Mongolia's public resource management faces challenges and revenue generation is volatile. In 2016, the country's public debt-to-GDP ratio reached 109.1% after years of growth deceleration and a fiscal deficit of 15.3% in the same year, which triggered a request for International Monetary Fund (IMF) assistance in the form of an Extended Fund Facility (EFF) during 2017-2019. In these three years prior to the pandemic, there was strong progress in fiscal and debt management amid robust economic growth, budget surpluses and a buildup in foreign exchange reserves. The country's public debt-to-GDP ratio fell by 30.8 percentage points to 78.3% in 2019. Volatilities returned in 2020 as a reduction in GDP, declining revenues, and a fiscal deficit increased the debt-to-GDP ratio to 92.4%. While the current debt level is below the country's debt ceiling, it threatens to impede the government's ability to finance development priorities amid vast development gaps.
Mongolia's tax systems need efficiency enhancements to mobilize domestic resources. Amid rising debt levels, boosting domestic resource mobilization (DRM) will be important to finance the post-COVID-19 development priorities. Mongolia's tax systems need to be strengthened, including by eliminating opportunities for tax avoidance, raising tax literacy, enhancing tax collection systems, and leveraging digitalization to improve efficiency. Mongolia could benefit from relevant international experiences on boosting DRM, for example by participating in the Asia Pacific Tax Hub. This ADB-led initiative offers valuable opportunities to enhance Mongolia's DRM capacities by actively engaging in international forums on international tax cooperation and sharing international best practices on strengthening tax systems amid an accelerated digitalization of the economy.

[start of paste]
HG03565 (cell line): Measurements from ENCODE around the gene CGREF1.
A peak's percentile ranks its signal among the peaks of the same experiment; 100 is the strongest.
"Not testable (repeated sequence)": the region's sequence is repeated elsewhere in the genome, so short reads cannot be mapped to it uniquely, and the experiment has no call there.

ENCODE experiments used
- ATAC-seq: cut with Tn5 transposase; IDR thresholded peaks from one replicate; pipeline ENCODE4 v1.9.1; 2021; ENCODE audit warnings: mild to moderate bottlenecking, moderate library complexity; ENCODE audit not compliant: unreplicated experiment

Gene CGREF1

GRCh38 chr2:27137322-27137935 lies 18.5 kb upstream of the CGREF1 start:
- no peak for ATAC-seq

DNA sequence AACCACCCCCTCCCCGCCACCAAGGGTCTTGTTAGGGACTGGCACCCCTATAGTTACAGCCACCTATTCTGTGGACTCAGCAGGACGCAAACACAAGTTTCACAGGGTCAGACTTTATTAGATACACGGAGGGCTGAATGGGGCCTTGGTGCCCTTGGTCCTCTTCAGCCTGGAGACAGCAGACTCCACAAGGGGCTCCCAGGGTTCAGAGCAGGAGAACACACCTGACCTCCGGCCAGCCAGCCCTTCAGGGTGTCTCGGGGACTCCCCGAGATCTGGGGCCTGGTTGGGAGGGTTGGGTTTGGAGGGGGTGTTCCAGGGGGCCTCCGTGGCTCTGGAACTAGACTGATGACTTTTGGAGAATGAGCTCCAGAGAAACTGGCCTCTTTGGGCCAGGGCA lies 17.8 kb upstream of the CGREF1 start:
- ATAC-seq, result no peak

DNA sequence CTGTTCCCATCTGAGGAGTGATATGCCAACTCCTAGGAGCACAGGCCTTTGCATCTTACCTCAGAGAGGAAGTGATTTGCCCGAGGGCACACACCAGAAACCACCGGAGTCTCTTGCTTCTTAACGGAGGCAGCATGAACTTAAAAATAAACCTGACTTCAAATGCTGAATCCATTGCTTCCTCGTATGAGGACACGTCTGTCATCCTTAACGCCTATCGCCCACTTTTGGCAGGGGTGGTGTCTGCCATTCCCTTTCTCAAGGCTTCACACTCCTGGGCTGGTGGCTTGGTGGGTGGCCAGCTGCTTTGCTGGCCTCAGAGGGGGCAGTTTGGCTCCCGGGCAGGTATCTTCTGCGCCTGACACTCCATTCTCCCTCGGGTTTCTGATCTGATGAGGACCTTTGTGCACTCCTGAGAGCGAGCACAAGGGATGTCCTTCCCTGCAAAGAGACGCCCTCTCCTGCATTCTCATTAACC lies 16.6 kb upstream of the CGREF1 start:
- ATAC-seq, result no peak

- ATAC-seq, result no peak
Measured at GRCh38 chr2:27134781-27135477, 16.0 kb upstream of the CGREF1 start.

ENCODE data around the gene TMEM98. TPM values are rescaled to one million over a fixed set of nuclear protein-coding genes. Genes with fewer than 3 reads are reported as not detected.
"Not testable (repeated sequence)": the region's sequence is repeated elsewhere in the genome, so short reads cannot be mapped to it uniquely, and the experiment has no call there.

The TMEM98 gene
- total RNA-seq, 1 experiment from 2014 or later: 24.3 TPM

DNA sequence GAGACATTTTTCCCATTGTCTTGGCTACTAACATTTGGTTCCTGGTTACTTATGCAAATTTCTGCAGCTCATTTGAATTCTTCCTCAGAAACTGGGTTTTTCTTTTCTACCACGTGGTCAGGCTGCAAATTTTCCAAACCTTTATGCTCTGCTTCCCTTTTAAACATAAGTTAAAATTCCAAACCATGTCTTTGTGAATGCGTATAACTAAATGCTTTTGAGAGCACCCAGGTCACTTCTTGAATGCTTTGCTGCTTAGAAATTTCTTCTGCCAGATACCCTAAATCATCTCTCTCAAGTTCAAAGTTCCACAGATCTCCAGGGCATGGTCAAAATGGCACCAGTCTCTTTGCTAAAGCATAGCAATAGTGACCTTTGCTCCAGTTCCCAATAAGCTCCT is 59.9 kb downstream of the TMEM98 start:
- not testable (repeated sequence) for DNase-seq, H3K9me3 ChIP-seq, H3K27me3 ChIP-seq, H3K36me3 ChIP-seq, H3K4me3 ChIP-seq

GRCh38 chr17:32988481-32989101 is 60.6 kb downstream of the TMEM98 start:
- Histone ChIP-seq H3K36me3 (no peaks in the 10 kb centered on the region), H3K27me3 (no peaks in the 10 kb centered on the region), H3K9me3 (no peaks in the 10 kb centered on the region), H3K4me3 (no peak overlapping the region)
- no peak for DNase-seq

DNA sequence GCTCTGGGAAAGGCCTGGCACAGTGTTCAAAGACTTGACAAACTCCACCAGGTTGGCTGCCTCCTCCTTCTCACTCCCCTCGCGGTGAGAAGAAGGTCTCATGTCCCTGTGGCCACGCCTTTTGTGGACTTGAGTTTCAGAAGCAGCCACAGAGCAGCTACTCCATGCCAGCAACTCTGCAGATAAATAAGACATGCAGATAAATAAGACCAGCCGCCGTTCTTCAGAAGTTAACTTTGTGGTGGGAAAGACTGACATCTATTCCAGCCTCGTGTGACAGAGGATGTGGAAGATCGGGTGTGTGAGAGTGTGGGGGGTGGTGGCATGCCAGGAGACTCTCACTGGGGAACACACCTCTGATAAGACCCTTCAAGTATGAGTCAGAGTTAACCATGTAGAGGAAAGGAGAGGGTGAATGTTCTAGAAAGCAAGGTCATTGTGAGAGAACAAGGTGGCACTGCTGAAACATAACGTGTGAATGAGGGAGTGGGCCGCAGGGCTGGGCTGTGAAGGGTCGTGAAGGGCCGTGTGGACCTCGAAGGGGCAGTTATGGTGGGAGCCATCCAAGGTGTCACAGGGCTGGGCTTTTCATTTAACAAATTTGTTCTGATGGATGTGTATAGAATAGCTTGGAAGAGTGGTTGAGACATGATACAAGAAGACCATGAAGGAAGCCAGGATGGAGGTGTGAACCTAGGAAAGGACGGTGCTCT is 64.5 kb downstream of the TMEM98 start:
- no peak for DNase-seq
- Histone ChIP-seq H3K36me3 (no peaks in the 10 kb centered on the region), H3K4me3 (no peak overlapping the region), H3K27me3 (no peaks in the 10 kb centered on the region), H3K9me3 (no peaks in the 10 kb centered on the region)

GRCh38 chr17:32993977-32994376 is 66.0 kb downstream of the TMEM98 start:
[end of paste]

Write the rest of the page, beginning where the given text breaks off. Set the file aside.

Mongolia's finance sector lacks depth, stability, diversification, and innovation. The finance sector is highly dominated by banks and the banking sector's operations are exposed to mining-driven volatilities and characterized by low profitability and weak capital adequacy of banks. The pandemic added to challenges associated with banks' capital adequacy and credit quality, amid limited capacity to deal with nonperforming loans (NPLs). Finance to small and medium-sized enterprises (SMEs) represents a challenge. While COVID-19-induced relief measures were necessary to support banks and corporates, these temporary measures (such as regulatory forbearance) will need to be phased out. As a result, there exists a risk of an increase in NPLs, which can further impede banks' profitability and capital adequacy, and their capacity to effectively financially intermediate. This could undermine economic recovery and constrain financing sources for SMEs. Capital markets remain shallow and cannot offer a stable source of long-term finance needed to foster private sector development and diversification, and to attract international investors. A stable source of long-term finance would complement efforts to mobilize domestic resources. Innovative sustainable financing solutions-such as green and environmental, social, and governance finance-are nascent and could support in a significant way the long-term objective of economic diversification. Therefore, measures to enhance finance sector performance, innovation, resilience, and diversification are needed.